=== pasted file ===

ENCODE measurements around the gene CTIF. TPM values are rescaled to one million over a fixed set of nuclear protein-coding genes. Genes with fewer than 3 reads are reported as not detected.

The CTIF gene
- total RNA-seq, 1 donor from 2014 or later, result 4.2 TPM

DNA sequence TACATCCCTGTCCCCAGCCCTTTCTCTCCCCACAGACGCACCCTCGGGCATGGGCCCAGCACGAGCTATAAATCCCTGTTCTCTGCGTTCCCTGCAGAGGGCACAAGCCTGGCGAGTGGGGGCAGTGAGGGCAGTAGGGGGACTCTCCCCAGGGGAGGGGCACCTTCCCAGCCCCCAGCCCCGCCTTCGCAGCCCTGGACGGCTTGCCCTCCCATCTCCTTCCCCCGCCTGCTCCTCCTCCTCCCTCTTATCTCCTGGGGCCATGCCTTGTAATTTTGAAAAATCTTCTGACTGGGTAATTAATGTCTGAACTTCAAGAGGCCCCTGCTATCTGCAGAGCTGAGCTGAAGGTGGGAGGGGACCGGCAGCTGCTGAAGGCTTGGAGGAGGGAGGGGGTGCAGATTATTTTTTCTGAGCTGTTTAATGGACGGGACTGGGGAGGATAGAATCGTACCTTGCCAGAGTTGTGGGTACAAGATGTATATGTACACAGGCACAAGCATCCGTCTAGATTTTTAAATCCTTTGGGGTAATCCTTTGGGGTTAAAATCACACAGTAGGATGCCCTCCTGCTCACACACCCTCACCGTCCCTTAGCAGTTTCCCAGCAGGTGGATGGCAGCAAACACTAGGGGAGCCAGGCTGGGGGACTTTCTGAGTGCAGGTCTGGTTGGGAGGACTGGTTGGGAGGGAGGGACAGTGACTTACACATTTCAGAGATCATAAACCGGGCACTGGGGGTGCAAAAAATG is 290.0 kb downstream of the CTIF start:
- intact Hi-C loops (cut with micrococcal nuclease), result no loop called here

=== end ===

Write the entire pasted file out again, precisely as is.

ENCODE measurements around the gene CTIF. TPM values are rescaled to one million over a fixed set of nuclear protein-coding genes. Genes with fewer than 3 reads are reported as not detected.

The CTIF gene
- total RNA-seq, 1 donor from 2014 or later, result 4.2 TPM

DNA sequence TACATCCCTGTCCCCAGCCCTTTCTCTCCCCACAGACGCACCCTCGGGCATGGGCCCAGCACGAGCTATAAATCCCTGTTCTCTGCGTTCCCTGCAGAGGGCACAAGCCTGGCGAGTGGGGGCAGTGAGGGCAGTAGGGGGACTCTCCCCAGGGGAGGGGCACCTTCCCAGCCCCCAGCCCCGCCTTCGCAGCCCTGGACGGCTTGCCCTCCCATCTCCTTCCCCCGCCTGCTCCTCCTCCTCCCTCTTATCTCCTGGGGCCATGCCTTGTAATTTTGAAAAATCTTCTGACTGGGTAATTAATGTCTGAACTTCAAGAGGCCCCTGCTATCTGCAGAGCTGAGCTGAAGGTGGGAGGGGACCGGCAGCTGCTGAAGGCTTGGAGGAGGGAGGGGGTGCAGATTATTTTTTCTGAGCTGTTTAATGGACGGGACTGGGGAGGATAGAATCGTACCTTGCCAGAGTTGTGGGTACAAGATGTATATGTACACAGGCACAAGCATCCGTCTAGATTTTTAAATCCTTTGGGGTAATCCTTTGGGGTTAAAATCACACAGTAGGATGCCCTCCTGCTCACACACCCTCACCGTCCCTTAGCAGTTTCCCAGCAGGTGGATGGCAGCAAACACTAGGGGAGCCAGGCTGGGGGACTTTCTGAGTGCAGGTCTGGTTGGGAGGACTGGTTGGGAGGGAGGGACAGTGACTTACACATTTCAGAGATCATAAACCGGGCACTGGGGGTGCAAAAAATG is 290.0 kb downstream of the CTIF start:
- intact Hi-C loops (cut with micrococcal nuclease), result no loop called here